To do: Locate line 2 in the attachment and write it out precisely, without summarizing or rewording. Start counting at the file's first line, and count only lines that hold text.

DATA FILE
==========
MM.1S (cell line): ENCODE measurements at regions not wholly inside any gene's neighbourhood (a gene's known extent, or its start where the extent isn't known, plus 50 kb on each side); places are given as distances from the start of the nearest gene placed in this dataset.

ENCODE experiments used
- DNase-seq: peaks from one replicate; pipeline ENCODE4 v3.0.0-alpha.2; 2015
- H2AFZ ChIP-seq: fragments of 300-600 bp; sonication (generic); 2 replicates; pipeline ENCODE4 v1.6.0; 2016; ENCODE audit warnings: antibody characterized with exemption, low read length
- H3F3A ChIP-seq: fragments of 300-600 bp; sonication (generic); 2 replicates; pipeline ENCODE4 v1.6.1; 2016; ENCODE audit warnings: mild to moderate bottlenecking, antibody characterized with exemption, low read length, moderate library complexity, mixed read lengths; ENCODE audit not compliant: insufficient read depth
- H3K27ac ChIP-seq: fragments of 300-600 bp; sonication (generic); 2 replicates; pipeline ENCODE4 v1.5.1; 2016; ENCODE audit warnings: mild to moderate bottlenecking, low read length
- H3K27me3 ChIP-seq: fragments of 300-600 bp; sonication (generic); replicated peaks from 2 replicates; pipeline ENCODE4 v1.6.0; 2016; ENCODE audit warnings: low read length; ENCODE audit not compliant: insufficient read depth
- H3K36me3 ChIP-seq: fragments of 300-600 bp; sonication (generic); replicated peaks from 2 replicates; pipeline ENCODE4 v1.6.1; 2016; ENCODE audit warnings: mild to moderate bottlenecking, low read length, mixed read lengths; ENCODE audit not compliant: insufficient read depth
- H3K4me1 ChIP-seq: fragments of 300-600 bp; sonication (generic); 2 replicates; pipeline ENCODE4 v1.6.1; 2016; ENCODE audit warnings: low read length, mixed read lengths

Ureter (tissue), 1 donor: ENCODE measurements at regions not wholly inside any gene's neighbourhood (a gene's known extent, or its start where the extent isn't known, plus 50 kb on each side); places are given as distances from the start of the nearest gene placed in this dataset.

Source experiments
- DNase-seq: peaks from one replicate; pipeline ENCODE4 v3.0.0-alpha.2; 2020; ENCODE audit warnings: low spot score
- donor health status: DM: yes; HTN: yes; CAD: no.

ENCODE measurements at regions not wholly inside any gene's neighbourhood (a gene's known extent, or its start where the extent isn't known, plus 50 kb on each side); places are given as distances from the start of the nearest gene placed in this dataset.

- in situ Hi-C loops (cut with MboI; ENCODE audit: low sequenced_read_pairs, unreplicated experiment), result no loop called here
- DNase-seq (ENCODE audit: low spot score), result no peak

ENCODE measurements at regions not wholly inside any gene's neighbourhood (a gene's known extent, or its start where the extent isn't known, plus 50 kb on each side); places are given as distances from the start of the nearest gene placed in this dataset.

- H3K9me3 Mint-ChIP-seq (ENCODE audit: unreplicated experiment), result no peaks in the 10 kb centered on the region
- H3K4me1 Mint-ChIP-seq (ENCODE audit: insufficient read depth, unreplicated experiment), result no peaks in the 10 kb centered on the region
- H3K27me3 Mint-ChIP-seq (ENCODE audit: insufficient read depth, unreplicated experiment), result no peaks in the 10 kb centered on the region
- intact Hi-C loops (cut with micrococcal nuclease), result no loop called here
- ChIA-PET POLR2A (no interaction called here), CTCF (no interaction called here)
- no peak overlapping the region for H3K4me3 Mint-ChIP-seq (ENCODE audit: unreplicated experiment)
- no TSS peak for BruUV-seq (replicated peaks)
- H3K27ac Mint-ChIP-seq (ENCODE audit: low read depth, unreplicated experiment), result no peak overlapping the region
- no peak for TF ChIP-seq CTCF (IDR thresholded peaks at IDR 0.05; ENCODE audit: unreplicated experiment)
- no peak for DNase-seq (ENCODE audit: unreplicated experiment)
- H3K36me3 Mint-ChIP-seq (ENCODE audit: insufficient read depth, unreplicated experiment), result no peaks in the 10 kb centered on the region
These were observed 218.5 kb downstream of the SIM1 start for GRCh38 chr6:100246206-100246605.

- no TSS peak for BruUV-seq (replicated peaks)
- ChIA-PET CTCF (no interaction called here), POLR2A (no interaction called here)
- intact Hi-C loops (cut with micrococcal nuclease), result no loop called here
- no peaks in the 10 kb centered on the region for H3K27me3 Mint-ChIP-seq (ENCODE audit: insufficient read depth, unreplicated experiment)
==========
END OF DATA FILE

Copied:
ENCODE experiments used